As an Australian Expat do you know what your obligations are with respect to voting in Australian elections while living overseas?
The Queensland government has just called an election for 25 November, and a by-election for the Federal seat of New England will occur on 2 December following the High Court ruling on Barnaby Joyce’s eligibility to sit in Parliament.
Same Sex Marriage Plebiscite – August 2017
The Australian Government has announced a same sex marriage postal vote on whether same sex marriage should become law in Australia. More information on the same sex marriage plebiscite can be found here.
Is it Compulsory to be Voting in Australian Elections While Living Overseas?
According to the Australian Electoral Commission it is not compulsory to vote when you are outside of Australia. However if you do not vote or apply for a postal vote, your registration and electoral enrolment may be cancelled.
What you should do when you move overseas?
When moving overseas you have two choices :
- Register as an Overseas Elector
- Remove your name from the electoral roll (if moving overseas indefinitely)
1. Register as an Overseas Elector
If you want to continue voting in Australian elections when living overseas, you can apply to be registered as an overseas elector if :
- you are already enrolled to vote in federal elections; and
- you intend to return to Australia within six years of leaving.
What this does is ensures your name is not removed from the electoral roll while you are living overseas, and ensures that you can continue to vote in federal elections and referendums that are held during your time abroad. Many Australians that move overseas unknowingly find themselves removed from the electoral roll, and it is only possible to re-enrol if you have lived overseas for less than three years. So the lesson is, if you want to have the right to continue voting in Australian elections, register as an Overseas Elector.
If you live abroad for more than six years you can apply to have your enrolment as an overseas elector extended by 1 year at a time.
2. Remove Your Name From the Electoral Roll
If you are moving overseas indefinitely you can request your name be removed from the electoral roll. You can complete and submit an Overseas Notification Form.
How to vote in Australian Elections While Living Overseas?
You can only vote if you are currently enrolled to vote on the Australian electoral roll. If you are currently enrolled to vote and you live overseas, there are a number of options you have.
- Vote in Person
You can check the locations of overseas voting centres by visiting the Australian Electoral Commission website soon after an election is called, and for what dates you will be able to vote. Overseas voting centres are usually established at most Australian Embassies, Consulates and High Commissions. You will usually be able to vote over a period of week or more prior to the official election day.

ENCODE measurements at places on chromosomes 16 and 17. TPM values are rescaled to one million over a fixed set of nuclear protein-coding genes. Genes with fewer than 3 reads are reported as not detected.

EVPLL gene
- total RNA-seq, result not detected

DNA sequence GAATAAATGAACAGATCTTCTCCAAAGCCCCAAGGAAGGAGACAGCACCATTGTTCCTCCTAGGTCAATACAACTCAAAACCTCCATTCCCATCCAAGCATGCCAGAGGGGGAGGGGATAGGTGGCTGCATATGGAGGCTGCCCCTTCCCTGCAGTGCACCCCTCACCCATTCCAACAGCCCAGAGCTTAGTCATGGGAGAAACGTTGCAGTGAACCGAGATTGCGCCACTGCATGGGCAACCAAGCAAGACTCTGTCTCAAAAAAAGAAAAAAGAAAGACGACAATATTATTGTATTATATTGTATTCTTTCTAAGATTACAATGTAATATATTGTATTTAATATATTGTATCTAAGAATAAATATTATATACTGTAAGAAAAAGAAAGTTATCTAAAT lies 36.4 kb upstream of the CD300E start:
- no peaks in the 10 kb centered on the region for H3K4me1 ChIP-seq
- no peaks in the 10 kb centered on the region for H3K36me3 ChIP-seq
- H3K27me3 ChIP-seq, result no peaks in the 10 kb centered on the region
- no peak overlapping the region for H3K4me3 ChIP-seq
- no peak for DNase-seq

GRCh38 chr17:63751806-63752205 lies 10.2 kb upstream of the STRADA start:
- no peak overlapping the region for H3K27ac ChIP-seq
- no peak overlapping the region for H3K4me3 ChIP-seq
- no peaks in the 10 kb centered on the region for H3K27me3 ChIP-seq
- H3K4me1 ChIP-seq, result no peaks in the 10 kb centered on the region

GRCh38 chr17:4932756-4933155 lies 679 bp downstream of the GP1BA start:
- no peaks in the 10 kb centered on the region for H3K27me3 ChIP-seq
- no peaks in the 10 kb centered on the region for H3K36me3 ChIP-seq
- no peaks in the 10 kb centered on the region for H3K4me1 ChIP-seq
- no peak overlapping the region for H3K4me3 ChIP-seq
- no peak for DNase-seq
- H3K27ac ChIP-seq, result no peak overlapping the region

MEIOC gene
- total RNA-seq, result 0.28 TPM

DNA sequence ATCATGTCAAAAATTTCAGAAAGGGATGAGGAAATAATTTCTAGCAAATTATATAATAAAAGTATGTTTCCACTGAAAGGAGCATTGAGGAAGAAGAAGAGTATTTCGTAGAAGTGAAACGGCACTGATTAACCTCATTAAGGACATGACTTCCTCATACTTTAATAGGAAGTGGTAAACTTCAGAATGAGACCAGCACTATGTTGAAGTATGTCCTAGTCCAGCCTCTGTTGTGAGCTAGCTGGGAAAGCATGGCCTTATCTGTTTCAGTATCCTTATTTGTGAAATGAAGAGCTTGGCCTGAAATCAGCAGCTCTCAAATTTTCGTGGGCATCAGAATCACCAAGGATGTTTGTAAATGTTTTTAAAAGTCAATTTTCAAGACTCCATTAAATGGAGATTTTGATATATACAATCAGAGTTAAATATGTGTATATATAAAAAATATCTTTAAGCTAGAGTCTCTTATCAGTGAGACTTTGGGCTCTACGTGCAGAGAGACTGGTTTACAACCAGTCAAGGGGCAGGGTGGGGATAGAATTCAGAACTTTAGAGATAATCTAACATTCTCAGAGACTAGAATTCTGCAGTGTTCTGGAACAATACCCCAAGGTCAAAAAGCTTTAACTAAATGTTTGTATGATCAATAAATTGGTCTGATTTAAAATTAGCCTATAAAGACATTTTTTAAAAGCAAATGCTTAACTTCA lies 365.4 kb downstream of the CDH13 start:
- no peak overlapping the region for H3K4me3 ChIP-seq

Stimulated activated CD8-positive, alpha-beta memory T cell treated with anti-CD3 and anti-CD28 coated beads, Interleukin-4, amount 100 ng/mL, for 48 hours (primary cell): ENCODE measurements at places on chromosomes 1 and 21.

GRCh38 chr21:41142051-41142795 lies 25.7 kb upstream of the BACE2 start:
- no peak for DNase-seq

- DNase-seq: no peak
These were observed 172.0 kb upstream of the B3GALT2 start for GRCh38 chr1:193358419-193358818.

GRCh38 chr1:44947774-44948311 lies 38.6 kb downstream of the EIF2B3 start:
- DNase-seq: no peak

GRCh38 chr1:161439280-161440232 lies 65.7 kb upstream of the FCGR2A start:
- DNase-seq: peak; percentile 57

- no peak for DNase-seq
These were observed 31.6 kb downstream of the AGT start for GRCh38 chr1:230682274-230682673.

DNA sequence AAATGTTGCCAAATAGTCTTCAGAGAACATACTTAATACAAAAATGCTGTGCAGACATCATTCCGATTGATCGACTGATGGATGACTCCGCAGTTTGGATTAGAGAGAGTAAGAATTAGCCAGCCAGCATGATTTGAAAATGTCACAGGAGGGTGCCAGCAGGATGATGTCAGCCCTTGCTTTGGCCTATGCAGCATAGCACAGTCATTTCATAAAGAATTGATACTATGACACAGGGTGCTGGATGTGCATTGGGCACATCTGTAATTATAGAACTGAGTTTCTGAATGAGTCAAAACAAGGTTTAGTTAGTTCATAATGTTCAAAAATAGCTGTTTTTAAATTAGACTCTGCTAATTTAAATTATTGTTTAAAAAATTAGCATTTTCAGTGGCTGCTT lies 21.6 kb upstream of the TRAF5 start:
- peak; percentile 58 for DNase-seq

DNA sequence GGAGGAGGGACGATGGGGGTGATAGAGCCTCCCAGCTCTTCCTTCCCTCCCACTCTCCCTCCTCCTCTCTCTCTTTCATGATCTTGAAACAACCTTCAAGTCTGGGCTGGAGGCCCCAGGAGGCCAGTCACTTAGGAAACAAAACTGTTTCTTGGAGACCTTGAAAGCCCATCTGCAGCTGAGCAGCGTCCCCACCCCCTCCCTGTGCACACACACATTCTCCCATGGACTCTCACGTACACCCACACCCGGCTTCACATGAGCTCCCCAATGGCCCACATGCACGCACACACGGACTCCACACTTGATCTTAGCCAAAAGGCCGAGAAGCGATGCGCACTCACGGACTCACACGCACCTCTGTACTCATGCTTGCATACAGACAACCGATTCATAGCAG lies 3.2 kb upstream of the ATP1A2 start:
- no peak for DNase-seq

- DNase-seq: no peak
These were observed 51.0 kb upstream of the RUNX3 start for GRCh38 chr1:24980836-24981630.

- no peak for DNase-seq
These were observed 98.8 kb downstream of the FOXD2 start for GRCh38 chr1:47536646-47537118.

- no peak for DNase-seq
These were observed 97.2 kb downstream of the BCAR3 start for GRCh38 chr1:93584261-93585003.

- Vote By Post
If you are unable to reach an overseas voting centre, you can apply for a postal vote as soon as an election is called. You can apply for a postal vote at the Australian Electoral Commission website here.
- Don’t Vote
If you are unable to vote you can complete and submit an Overseas Notification Form to notify the AEC that you were overseas at the time of the election.
Note that the provisions for State and other elections vary from Federal elections. You should check with the relevant authority for more information.
Checking Your Enrolment Status
You can check your enrolment status online to find out your current enrolment details and where you are enrolled to vote. You can check your enrolment online here.
If you need to update your enrolment before the next election, don’t wait. Changes to the electoral roll can only be done up to approximately 7 days after an election is called.
Latest News on 2017 State Elections
Voters registered in Western Australia will go to the polls on 11 March 2017. To be eligible to vote, you need to have registered by 9 February 2017. More information is found at a dedicated WA election website setup by the Australian Electoral Commission here.
Latest News on 2 July 2016 Federal Election
UPDATE 14 June 2016
See my new article on when and where to vote in the 2 July 2016 election, as well as a summary of the new voting rules for the Senate (yes, they have changed how you need to fill in that massive sheet of paper!).
Disclaimer : This information is for educational purposes only and does not constitute financial or taxation advice. As this information is not advice and has been prepared without taking into account your objectives, financial situation or needs you should, before acting on this information, consider its appropriateness for your circumstances. Independent advice should be obtained from an Australian financial services licensee before making investment decisions, and a registered (tax) financial advisor/accountant in relation to taxation decisions. To the extent permitted by law, we exclude all liability for any loss or damage arising in any way.